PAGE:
MMS Blog

Manufacturing Association Aids Shop’s Pivot to Ventilator Parts

Wolfram Manufacturing in Austin, Texas usually uses its multitasking machines to produce parts for oil and gas and heavy industry, but the coronavirus pandemic had the company wondering if it could produce parts for much-needed ventilators. It started reaching out to different organizations, including the Austin Regional Manufacturers Association (ARMA), to see if it could help. “I don't even know if there are parts that we can make in ventilators,” Wolfram Manufacturing President Nathan Byman said to ARMA Executive Director Ed Latson. “But if somebody has a need, please let us know. Pass it on to us.’” Within three days, the shop had an order for ventilator parts that needed to be complete by the next evening.

Wolfram got the call on a Sunday afternoon, and the parts needed to be ready to meet a critical shipping deadline at midnight on Monday. The order for 60 of these parts (which are roughly the size of a cell phone) came from SISU, an engineering firm that is helping to design a ventilator. Wolfram quickly mobilized five employees to open up the shop and start setting up to run the parts. “We got our setup done, we worked with raw material that we had in the shop, brought the part online and worked through the day and then hand delivered them to them Monday night,” Mr. Byman says.

Team Thinking Helps Donson Machine with Nickel Alloy Ventilator Part Production

The picture here might look ordinary: a bunch of guys standing around. Not so. The setting is the concrete apron to the high-bay loading area near the front entrance of Donson Machine, a contract manufacturer in Alsip, Illinois. The picture shows the company’s management team considering their options to meet the urgent needs of its customers for ventilator components to respond to COVID-19. Normally, the group would huddle indoors, but meeting in fresh air to obtain as much distance as the group practically could was the appropriate alternative.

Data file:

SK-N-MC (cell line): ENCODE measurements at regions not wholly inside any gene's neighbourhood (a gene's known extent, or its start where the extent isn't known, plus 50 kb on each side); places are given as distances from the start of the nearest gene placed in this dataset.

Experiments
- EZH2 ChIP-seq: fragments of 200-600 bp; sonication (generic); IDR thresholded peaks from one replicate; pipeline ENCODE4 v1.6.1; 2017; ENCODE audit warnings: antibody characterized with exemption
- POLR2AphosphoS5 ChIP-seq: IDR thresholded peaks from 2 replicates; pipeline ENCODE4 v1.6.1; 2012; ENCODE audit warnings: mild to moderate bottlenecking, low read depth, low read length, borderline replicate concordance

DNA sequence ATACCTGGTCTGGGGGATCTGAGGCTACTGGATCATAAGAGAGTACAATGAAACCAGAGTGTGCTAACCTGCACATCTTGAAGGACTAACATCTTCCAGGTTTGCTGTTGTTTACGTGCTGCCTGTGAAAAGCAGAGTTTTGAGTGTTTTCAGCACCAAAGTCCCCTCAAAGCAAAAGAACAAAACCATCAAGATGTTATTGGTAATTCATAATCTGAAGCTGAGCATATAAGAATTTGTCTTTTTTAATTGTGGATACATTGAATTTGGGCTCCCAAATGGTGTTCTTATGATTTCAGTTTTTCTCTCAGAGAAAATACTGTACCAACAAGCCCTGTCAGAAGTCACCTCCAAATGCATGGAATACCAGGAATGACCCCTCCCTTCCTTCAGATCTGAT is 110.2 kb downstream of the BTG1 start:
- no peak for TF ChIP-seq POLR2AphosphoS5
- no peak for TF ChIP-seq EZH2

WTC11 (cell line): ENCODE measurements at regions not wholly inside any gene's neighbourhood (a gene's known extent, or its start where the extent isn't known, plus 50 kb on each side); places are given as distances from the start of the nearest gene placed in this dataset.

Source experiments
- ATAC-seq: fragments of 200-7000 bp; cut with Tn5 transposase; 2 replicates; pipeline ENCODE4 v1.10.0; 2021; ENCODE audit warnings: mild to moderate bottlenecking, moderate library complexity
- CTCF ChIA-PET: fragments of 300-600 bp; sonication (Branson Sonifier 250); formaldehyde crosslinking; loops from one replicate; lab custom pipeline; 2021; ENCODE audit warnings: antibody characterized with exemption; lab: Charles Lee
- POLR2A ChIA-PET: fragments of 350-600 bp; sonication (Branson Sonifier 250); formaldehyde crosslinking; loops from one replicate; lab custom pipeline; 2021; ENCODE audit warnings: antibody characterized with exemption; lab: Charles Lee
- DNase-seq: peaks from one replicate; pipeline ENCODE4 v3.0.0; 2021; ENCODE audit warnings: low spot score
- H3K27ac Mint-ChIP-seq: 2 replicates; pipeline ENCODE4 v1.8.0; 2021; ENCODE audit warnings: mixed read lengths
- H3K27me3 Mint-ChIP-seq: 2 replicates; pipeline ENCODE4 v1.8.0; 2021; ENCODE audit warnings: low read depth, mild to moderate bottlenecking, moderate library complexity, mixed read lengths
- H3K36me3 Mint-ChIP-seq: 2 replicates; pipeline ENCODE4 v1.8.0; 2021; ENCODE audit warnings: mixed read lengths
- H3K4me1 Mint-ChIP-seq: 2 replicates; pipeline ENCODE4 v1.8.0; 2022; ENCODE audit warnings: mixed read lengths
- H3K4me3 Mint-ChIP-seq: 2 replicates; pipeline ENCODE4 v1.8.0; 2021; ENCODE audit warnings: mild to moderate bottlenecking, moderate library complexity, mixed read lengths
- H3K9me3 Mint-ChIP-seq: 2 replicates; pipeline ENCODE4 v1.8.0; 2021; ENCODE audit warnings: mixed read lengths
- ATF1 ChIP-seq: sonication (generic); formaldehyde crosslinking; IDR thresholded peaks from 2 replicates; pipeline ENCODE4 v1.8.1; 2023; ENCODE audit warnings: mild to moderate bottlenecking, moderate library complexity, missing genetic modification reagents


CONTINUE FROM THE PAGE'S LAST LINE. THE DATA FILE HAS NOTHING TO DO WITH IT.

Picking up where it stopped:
Leading the meeting seen here are brothers Joe and Jim Bettinardi, president and CEO respectively, but only Joe is visible with his back to the rollup door. Donson Machine was a recent MMS Top Shops winner in the category of machining technology. Joe Bettinardi says the times right now reinforce an important point about technology and this shop’s application of it:

Metalworking Activity Collapses as Coronavirus Forces Broad Economic Contraction

With a reading of 41.0, the Gardner Business Index (GBI): Metalworking reported the lowest reading in its more than eight-year history. Gardner Intelligence’s review of the six underlying industry components — whose average is calculated for the reading — observed all-time lows for new orders, exports and employment.

It is important to remember that these readings represent the breadth of change occurring within the metalworking industry, not the rate of decline. As such, these low readings indicate only that a large proportion of metalworking manufacturers reported some decreased level of business activity. The reading does not quantify the magnitude of the downward change. 

Aerospace Machine Shop Uses Past Prototype for Quick Ventilator Part Turnaround


Win-Tech Inc. of Kennesaw, Georgia, is a build-to-print AS9100-certified aerospace manufacturer that is busy churning out medical parts. This is the new norm for select manufacturers across the country. If they have the capacity and can meet production requirements (most importantly tolerance and time), they are shifting their focus to quickly produce life-saving medical equipment to help combat the coronavirus.

Shop Starts Work on Custom Drill for Ventilators Before Purchase Order Came

It’s not every day that the shopfloor workers decide to run a job before the owner has gotten the purchase order, but the coronavirus pandemic makes for interesting times. “My guys had started putting the job together before I finished filling out the quote,” says Mark Delaney, operations manager at Nicholas Precision Works (NPW), an Indiana toolmaking shop. “I just said, ‘Okay, I guess we’re making the parts whether we get paid or not.’”

Mr. Delaney has been a toolmaker since 1984, working for numerous companies for years before coming to NPW. In the past, he’s made cutting tools or stealth bombers and nuclear submarines. An old hat in the toolmaking world, Mr. Delaney feels his experience complements the programming skills of his younger employees. “We butt heads a lot,” he says. “Sometimes they’re right, and sometimes they’re just making more work for themselves.” The give-and-take between the different approaches helps the shop perform at its best, he says. However, in early April, he let his younger workers take the lead for a job.